$ ./debug-image node10-test


The default behaviour for docker run is to start the container and execute the entrypoint/cmd specified in the Dockerfile. To inspect the container instead, specify -i to make it interactive, and override --entrypoint to a shell (such as /bin/bash). For example:

$ cd my-gerrit-project/
$ docker run \
    --rm --tty \
    --interactive --entrypoint /bin/bash \

nobody@5f4cdb0ab167:/src$ env

Test an image in CI edit

Once the new image is pushed to docker hub it should be tested on one of the integration-agent-docker-100x machines. As of August 2017 there are 4 such machines: integration-agent-docker-100[1:4].

To test

  1. ssh to one of the integration-agent-docker machines and su to the jenkins-deploy user.
    you@laptop:~$ ssh integration-agent-docker-1004
    you@integration-agent-docker:~$ sudo su - jenkins-deploy
  2. Create a new directory and an environment file that contains the information passed from Jenkins in the form of ZUUL_* variables
    jenkins-deploy@integration-agent-docker:~$ mkdir docker-test && cd docker-test
    jenkins-deploy@integration-agent-docker:docker-test$ printf "ZUUL_PROJECT=operations/puppet\nZUUL_URL=git://\nZUUL_REF=refs/zuul/production/Ze59ae894f02248d9888835dbaa14dfdf\nZUUL_COMMIT=045fcb14e9fd7885957d900b9a97c883fc5cd26d\n" > .env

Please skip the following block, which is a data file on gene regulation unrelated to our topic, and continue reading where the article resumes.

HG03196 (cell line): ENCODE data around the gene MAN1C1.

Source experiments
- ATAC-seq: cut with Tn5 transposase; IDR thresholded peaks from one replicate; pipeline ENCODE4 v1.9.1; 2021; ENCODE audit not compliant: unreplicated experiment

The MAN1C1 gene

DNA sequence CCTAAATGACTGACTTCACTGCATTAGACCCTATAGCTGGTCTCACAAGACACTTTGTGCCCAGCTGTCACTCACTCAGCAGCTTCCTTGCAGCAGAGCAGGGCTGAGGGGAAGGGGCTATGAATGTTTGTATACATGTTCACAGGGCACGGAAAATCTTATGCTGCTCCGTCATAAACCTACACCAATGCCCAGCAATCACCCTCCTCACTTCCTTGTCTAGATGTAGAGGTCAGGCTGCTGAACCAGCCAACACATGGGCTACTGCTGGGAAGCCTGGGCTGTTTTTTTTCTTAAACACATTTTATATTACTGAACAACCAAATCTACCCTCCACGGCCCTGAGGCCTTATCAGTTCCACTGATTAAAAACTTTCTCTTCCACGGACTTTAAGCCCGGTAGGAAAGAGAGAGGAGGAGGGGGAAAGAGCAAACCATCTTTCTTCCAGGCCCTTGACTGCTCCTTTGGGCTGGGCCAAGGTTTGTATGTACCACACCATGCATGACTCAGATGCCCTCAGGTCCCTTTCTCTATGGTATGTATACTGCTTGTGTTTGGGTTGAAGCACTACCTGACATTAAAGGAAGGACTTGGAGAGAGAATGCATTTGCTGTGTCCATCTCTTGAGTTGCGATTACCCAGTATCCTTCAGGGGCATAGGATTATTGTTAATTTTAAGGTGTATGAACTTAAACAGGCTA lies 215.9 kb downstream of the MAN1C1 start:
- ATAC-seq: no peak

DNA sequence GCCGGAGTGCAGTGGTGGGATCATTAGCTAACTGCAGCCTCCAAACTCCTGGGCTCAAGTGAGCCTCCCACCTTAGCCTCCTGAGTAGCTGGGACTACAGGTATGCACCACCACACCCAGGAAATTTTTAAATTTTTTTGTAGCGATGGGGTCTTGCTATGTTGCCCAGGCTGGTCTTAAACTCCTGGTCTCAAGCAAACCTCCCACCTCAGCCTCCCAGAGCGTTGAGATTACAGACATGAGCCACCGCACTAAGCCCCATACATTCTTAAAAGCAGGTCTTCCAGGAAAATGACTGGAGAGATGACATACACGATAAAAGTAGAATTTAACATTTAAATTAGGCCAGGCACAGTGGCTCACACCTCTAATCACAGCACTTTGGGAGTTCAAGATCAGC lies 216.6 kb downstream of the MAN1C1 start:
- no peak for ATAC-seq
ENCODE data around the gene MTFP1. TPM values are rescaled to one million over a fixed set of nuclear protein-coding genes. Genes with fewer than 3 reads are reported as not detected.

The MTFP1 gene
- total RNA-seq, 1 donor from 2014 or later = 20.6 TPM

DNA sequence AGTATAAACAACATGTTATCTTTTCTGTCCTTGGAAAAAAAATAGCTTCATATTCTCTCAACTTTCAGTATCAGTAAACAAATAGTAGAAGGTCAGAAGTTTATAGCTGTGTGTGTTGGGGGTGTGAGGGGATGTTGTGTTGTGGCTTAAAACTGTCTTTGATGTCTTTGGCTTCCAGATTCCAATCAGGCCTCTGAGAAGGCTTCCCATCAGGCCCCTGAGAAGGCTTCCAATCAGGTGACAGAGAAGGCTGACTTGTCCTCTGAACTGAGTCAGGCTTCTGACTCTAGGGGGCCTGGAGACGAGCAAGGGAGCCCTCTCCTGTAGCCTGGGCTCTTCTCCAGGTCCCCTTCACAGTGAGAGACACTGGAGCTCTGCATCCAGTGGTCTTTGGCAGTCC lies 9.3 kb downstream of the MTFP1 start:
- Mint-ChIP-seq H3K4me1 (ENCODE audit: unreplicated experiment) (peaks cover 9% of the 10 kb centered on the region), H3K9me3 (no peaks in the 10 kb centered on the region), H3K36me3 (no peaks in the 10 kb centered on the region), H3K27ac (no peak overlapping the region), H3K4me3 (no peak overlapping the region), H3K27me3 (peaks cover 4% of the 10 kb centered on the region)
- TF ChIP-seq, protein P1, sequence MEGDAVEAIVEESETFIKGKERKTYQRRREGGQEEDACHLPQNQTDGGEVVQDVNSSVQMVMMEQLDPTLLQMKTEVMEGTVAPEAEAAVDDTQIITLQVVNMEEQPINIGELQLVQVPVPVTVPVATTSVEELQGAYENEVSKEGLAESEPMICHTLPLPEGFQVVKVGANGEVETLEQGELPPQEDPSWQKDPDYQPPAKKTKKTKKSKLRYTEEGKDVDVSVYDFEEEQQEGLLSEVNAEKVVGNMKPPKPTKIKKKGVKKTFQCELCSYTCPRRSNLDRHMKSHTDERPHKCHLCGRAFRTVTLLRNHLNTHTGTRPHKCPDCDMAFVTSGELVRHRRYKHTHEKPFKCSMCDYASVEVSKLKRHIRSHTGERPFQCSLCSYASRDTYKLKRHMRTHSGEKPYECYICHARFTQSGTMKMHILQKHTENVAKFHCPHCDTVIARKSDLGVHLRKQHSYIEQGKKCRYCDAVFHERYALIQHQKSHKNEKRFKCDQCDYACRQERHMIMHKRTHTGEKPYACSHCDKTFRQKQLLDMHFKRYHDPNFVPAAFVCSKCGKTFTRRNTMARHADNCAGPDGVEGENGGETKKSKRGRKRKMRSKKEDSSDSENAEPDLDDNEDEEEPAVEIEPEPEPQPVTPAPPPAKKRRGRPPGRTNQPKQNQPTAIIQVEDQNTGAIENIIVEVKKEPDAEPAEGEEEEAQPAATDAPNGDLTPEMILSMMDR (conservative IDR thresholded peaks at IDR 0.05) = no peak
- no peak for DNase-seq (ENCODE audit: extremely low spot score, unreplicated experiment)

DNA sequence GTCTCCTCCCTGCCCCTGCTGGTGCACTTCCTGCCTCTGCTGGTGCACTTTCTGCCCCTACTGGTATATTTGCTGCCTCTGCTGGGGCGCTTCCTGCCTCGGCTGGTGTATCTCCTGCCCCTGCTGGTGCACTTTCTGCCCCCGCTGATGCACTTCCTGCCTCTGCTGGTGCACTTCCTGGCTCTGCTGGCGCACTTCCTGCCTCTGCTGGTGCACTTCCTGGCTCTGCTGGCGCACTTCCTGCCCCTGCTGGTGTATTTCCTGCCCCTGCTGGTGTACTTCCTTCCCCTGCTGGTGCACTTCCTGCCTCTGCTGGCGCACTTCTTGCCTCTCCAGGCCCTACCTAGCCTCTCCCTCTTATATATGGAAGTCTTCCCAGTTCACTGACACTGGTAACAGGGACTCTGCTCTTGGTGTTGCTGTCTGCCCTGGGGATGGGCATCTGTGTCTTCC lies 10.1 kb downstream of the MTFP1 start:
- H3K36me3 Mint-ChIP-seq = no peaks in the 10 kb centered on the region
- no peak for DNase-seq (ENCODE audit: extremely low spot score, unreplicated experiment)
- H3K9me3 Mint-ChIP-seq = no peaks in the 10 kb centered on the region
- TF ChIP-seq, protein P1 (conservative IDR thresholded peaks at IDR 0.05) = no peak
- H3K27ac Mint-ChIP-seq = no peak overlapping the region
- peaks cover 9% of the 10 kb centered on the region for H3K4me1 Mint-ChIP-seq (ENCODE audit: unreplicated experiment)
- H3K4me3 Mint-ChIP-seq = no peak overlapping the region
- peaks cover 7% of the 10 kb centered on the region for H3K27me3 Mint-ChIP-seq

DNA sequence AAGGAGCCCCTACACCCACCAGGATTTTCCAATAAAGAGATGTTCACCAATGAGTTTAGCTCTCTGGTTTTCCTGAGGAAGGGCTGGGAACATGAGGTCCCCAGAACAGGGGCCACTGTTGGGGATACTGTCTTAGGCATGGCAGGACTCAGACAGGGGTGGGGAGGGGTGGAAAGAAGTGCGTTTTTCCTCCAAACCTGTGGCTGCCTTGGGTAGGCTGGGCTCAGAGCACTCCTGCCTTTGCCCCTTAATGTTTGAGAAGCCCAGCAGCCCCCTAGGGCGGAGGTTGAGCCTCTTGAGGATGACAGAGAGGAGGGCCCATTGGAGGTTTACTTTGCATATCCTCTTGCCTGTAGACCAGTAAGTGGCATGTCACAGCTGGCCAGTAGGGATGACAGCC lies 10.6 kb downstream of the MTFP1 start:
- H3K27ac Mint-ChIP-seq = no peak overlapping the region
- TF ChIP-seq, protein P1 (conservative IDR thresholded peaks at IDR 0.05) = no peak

3. Run the new docker image with the environment file and ensure that it runs correctly
    jenkins-deploy@integration-agent-docker:docker-test$ mkdir log
    jenkins-deploy@integration-agent-docker:docker-test$ docker run --rm -it --env-file .env --volume "$(pwd)"/log:/var/lib/jenkins/log contint/operations-puppet
  4. If everything is working as anticipated, update JJB with the Dockerfile version that has been pushed to the Wikimedia Docker registry.

Jenkins Agent edit

To create an additional Jenkins node that can run Docker-based Jenkins jobs.

  • Create a new VM instance in Horizon with a name following the pattern 'integration-agent-docker-100X'.
  • Wait for the first puppet run to complete and log in.
  • Run the following to finish switching to the integration puppet master:
sudo rm -fR /var/lib/puppet/ssl
sudo mkdir -p /var/lib/puppet/client/ssl/certs
sudo puppet agent -tv
sudo cp /var/lib/puppet/ssl/certs/ca.pem /var/lib/puppet/client/ssl/certs
sudo puppet agent -tv
  • Add the 'role::ci::slave::labs::docker' class to the instance in horizon
    • For larger instance types (m1.xlarge and bigram) specify true for the docker_lvm_volume parameter.
  • Run a final update for puppet 'sudo puppet agent -tv'
  • Pull an initial set of docker images onto the host (using latest tags) to avoid doing this in test runs:
sudo docker pull
sudo docker pull
sudo docker pull
  • Add the agent in the jenkins UI